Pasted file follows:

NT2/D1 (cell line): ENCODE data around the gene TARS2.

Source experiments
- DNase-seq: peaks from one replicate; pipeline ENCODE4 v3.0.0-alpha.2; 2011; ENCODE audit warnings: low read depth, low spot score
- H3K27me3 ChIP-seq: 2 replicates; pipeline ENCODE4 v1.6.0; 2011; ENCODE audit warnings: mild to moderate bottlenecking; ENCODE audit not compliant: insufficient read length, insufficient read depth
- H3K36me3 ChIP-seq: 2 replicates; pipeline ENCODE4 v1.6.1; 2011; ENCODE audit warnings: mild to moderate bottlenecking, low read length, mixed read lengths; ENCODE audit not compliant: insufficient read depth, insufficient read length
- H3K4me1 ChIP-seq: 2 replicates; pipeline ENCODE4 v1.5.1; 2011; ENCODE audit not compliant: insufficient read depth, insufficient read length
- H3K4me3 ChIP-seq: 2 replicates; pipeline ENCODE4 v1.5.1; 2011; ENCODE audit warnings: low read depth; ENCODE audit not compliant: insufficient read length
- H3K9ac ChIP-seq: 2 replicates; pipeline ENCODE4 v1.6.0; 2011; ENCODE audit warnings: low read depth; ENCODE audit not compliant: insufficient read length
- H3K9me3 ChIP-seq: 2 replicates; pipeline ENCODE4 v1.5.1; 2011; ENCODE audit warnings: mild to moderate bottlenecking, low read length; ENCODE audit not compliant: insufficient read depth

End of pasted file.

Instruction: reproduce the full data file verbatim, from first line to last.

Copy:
NT2/D1 (cell line): ENCODE data around the gene TARS2.

Source experiments
- DNase-seq: peaks from one replicate; pipeline ENCODE4 v3.0.0-alpha.2; 2011; ENCODE audit warnings: low read depth, low spot score
- H3K27me3 ChIP-seq: 2 replicates; pipeline ENCODE4 v1.6.0; 2011; ENCODE audit warnings: mild to moderate bottlenecking; ENCODE audit not compliant: insufficient read length, insufficient read depth
- H3K36me3 ChIP-seq: 2 replicates; pipeline ENCODE4 v1.6.1; 2011; ENCODE audit warnings: mild to moderate bottlenecking, low read length, mixed read lengths; ENCODE audit not compliant: insufficient read depth, insufficient read length
- H3K4me1 ChIP-seq: 2 replicates; pipeline ENCODE4 v1.5.1; 2011; ENCODE audit not compliant: insufficient read depth, insufficient read length
- H3K4me3 ChIP-seq: 2 replicates; pipeline ENCODE4 v1.5.1; 2011; ENCODE audit warnings: low read depth; ENCODE audit not compliant: insufficient read length
- H3K9ac ChIP-seq: 2 replicates; pipeline ENCODE4 v1.6.0; 2011; ENCODE audit warnings: low read depth; ENCODE audit not compliant: insufficient read length
- H3K9me3 ChIP-seq: 2 replicates; pipeline ENCODE4 v1.5.1; 2011; ENCODE audit warnings: mild to moderate bottlenecking, low read length; ENCODE audit not compliant: insufficient read depth